Saturday, September 23, 2006

You can see it in their eyes


Sunday Scribblings- Instructions
I’ve done well at my job not because I’m particularly brilliant, not because I’m a great technician, but because I am bossy. That’s what it boils down to. I can think five steps ahead and I like to tell people what to do. Inefficiency kills me. I’m a freelance stage manager and electrician. Every day at work I am handed eight to twelve men who look to me to give them instructions. It’s not the fantasy it sounds like, ladies. Most of these men are looking to prove something: either that they are more skilled, have done more gigs, have known more famous people, or something as simple as they are able to lift more than me. It’s not so bad now that I’m bit older and have the comfort of experience, but when I was in my twenties and I walked into an arena full of local stagehands all checking me out, thinking “this little girl is going to boss me around?”—let me tell you, there was a knot in my stomach the size of Montana. Scorn twisted their faces as they stood in groups and watched me approach.
And all I ever wanted was to get the job done, get the rig in the air, get the band on stage. “I don’t care who you’ve worked for, what tour you were on, or who you had lunch with in nineteen-seventy-six. Shut up and push the box down stage left where I told you to.” That’s what I’m thinking, but there’s years of bitterness behind those thoughts. What I actually do is smile and say, “This one here, yes, put it over there. Thank you.”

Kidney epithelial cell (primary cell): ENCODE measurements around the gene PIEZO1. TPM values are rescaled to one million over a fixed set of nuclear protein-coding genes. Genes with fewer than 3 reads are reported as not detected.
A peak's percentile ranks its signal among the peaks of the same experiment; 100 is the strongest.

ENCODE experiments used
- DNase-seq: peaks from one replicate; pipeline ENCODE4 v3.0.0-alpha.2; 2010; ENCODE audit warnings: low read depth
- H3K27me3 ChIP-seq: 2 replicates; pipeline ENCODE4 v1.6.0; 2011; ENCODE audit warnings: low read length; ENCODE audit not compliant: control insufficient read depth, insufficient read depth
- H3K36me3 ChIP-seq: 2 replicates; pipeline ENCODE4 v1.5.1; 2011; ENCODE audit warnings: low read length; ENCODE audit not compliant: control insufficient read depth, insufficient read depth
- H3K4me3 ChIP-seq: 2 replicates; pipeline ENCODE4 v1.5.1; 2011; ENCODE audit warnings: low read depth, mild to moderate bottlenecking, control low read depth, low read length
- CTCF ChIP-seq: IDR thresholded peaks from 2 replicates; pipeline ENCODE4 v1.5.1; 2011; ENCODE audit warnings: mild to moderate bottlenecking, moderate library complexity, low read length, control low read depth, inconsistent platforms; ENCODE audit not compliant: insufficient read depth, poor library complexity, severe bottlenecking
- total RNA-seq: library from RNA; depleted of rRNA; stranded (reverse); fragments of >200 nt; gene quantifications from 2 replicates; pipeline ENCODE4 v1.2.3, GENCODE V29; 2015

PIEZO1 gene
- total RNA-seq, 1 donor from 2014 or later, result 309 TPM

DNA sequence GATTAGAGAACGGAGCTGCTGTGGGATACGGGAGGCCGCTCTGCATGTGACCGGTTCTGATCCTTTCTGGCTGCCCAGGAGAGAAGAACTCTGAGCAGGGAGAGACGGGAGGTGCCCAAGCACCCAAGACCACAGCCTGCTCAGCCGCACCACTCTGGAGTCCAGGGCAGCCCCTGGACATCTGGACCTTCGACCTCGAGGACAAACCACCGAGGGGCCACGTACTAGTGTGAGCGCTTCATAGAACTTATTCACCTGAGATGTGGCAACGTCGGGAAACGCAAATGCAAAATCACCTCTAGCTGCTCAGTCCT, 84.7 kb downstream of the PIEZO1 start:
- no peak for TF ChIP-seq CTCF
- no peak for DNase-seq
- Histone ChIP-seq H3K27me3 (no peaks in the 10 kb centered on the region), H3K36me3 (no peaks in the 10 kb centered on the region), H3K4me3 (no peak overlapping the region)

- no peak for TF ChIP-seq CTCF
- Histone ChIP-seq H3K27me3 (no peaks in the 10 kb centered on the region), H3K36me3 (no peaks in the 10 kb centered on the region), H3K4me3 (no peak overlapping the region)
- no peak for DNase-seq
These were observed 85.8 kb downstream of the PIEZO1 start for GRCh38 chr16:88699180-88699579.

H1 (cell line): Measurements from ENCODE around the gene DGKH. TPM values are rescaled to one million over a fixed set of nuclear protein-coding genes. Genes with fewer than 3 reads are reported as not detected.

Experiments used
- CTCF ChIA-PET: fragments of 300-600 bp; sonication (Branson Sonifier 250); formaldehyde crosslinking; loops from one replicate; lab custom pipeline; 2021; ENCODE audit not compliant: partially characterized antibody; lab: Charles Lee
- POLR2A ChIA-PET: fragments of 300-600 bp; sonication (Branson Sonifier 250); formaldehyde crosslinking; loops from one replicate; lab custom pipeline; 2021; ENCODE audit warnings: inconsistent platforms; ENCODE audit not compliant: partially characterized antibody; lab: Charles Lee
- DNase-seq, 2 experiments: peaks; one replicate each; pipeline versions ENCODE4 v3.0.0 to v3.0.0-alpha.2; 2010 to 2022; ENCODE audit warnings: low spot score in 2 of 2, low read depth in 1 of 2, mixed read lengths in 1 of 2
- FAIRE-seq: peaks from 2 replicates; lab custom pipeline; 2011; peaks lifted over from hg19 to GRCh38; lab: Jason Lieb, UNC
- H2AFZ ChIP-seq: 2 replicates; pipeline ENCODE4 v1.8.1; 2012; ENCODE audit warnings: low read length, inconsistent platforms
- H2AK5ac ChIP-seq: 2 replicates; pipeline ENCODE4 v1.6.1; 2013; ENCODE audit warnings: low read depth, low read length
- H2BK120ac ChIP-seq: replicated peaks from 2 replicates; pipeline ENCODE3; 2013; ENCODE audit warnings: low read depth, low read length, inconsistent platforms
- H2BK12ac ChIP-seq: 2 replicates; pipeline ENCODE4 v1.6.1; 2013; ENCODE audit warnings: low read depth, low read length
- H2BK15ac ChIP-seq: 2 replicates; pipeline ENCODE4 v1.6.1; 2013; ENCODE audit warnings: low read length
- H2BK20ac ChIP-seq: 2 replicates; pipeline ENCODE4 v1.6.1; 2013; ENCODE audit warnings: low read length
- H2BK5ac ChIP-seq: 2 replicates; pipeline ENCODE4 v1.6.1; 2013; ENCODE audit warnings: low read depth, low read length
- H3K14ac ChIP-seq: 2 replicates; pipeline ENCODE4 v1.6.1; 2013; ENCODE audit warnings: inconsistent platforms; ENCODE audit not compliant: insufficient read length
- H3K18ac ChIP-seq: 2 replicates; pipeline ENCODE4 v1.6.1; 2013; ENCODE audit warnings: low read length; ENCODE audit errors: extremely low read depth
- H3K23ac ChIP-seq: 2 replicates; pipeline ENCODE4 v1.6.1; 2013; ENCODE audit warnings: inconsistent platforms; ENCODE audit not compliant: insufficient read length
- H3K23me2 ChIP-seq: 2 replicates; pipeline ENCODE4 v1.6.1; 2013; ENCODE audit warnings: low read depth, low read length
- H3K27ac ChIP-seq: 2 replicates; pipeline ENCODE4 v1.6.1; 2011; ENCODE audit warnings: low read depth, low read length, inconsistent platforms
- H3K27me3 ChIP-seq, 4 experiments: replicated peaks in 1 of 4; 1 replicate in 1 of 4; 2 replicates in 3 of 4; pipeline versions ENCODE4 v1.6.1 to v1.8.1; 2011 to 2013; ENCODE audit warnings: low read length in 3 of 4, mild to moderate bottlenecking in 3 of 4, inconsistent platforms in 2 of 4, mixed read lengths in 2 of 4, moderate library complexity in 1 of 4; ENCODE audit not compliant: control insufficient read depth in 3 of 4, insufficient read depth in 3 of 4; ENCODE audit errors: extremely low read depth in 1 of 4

Every day at work is about being clear and precise in the instructions I give. What I’ve discovered is that I cannot say “hang the leko on the upstage side” and expect someone to do what I’ve said. I have to say “put that light in your hand right here where I am pointing. Don’t forget to plug it in.” That will usually do the job. You have to play to the weakest mind in the group and apologize to the bright ones. I’ve gotten so that I can tell by their squint if they understand me. If I have learned anything (and the jury is still out), it is that you have to be as completely clear as you can. That, and always, always double check the work.

7 comments:

leonie said...

i like it. sounds like you have a cool job. i'm going to have to use some of your advice as i am now learning to give others instructions myself.

FatCharlatan said...

Hey, Repeater! Consider expanding this essay and sending it to a place like "Bitch" or "Bust"--these magazines love "strong woman" essays, and I think that's what you've written! :)

Also sounds like a great character for a short story or novel.

sundaycynce said...

Repeater, those terrific instructions work really well for teaching high school and junior high also. You were very clear and explicit and your post was delightful.

TI said...

I bet you're *really* good at telling those guys what to do! I agree with FC, you can really tell a good story about this, either fiction or non.

Bug said...

I also agree with FC. This is so original--I've never ever met a lighting tech of either gender. Great post!

Repeater said...

Thanks, everyone. Good idea about the mags, FC. Someday I'll get around to it. Maybe Nov. when we have a little break???

Anonymous said...

I love that you admit that being “bossy” is one of your strengths!

So nice to finally read some of your stuff – now I know who this Repeater is that CJ (writerbug) has been mentioning!

Look forward to reading more,
Don